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Play now 45 mins

21st Century Education

Duration:
45 minutes
First broadcast:
Saturday 29 September 2012

The second of five Forum programmes in which eminent thinkers lead discussions about the most pressing challenges in today’s world: this week, Professor Martin Rees, UK’s Astronomer Royal, and his guests talk about education.
Should education prepare people for work, or make us think more creatively, or to be better citizens? What can we expect of digital technology: how much will this change the way we learn and could it help those currently excluded from education? And what about those often mentioned economic benefits of a good education, how real are they? Joining Martin Rees and an audience of academics and students at Murray Edwards College, Cambridge, are Paris-based educational consultant Alexandra Draxler, educational policy advisor Alison Wolf and digital entrepreneur Conrad Wolfram.

Illustration by Emily Kasriel: Educating the next generation with creativity and rigour.

Chapters

2 items
  • Sir Martin Rees

    Sir Martin Rees

    With more than 500 research papers to his name, Martin Rees, Baron Rees of Ludlow, is one of the world’s most distinguished cosmologists. As Cambridge Emeritus Professor of Cosmology and Astrophysics, former Master of Trinity College, and Visiting Professor at many other leading universities including Harvard, Caltech, Berkeley, Kyoto and Princeton, he has a long-standing interest in education. Focusing on science education, he is very keen to ensure that the natural enthusiasm and inquisitiveness of young children doesn’t become stifled by the time they leave school.

  • Alison Wolf

    Alison Wolf

    Alison Wolf is Professor of Public Sector Management at King’s College London who specialises in the relationship between education and the labour market. She argues that the main purpose of education is to grade and select people rather than simply broaden their minds. She also says that it’s a mistake for countries to pour almost all their resources into educating young people at the expense of adults: in the 21st century we all need life-long learning.

  • Conrad Wolfram

    Conrad Wolfram

    Conrad Wolfram, director of Wolfram Research, is campaigning to change the way mathematics is taught in schools. He says that while importance of math to jobs, society, and thinking has exploded over the last few decades, math education has gotten stuck or has even slipped backward. He also believes that, ultimately, computers will allow mass access to what has been traditionally a preserve of the privileged few: individualised learning tailored to your needs and interests.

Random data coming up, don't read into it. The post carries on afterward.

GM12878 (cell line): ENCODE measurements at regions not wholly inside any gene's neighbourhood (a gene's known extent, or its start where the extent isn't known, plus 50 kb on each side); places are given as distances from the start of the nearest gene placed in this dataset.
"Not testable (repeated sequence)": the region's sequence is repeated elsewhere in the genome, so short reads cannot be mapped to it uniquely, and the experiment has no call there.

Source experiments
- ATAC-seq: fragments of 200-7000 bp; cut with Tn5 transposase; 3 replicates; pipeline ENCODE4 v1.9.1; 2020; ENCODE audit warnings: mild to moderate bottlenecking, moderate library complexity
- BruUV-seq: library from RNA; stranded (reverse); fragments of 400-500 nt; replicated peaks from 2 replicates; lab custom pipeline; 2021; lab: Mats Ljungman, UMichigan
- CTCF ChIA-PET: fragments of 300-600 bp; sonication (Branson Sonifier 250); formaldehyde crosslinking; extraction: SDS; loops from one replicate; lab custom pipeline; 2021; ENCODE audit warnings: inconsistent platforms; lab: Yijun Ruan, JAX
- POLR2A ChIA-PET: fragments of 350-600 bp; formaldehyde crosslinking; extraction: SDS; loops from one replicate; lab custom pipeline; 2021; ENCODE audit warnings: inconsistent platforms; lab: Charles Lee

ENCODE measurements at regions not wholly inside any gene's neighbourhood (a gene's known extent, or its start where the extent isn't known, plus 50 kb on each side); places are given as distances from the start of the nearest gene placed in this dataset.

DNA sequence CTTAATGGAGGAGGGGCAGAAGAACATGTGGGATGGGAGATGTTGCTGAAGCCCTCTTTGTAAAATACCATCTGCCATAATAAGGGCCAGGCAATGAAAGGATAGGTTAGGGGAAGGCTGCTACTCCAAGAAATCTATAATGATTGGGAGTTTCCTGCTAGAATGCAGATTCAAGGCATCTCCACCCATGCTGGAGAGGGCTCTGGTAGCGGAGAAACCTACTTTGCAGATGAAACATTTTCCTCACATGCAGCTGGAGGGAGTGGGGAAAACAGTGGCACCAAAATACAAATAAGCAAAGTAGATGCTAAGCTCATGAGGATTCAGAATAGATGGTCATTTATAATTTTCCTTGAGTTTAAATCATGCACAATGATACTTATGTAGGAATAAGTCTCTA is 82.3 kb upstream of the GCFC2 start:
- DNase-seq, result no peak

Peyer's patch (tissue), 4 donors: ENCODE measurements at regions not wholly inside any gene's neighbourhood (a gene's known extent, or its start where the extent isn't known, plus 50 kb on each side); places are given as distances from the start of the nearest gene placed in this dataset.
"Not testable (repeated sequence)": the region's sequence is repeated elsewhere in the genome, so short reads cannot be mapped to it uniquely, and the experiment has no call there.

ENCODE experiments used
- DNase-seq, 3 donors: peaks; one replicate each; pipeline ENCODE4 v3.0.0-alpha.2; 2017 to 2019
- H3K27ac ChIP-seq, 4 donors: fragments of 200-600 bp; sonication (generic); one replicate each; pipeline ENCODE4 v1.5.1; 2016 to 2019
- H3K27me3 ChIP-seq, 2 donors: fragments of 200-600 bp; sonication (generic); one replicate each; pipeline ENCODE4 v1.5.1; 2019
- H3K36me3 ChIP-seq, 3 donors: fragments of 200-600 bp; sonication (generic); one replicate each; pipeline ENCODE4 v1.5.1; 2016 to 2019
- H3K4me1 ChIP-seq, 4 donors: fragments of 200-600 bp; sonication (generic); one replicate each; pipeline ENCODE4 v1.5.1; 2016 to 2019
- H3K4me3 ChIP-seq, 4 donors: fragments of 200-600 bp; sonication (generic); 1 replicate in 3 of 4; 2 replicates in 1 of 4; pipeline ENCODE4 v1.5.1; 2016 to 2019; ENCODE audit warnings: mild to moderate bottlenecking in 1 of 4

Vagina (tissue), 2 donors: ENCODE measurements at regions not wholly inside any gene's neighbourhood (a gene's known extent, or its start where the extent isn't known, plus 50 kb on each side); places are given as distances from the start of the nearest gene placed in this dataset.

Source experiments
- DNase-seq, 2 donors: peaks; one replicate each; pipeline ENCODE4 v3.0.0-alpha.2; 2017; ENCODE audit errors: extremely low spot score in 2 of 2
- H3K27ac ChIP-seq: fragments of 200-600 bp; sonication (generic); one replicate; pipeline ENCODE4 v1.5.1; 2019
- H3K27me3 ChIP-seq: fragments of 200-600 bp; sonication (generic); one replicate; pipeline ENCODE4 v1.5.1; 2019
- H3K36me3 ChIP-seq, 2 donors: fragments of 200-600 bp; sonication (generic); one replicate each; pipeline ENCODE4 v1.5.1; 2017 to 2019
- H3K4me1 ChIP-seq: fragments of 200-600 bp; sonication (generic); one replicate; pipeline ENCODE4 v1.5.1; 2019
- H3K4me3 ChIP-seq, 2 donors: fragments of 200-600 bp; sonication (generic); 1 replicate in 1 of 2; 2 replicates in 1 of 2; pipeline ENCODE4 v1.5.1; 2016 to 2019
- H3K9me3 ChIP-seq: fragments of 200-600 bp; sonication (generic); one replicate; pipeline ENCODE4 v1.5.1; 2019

• Alexandra Draxler

    Alexandra Draxler

    Alexandra Draxler is an education specialist who has spent many years writing about education methods in the developing world and working for UNESCO and other leading institutions. She says that while it’s now fashionable to moan about teachers and education, many countries have made great educational progress in the last few decades. She argues that education must address ‘soft’ skills as well as nurturing our intellects, and notes that that the countries that focus less on grades, like Finland, often do best.

  • The Forum at Murray Edwards College in Cambridge

    The Forum at Murray Edwards College in Cambridge

  • The Forum at Murray Edwards College in Cambridge

    The Forum at Murray Edwards College in Cambridge

    Sir Martin Rees and Alexandra Draxler

  • The Forum at Murray Edwards College in Cambridge

    The Forum at Murray Edwards College in Cambridge

    Alison Wolf and Conrad Wolfram

  • In next week’s programme

    We will be discussing the tension between the real and the virtual with the British ceramicist and writer Edmund de Waal, American mathematician Robert Kaplan and Israeli 3D-printing artist Eyal Gever.

Broadcasts

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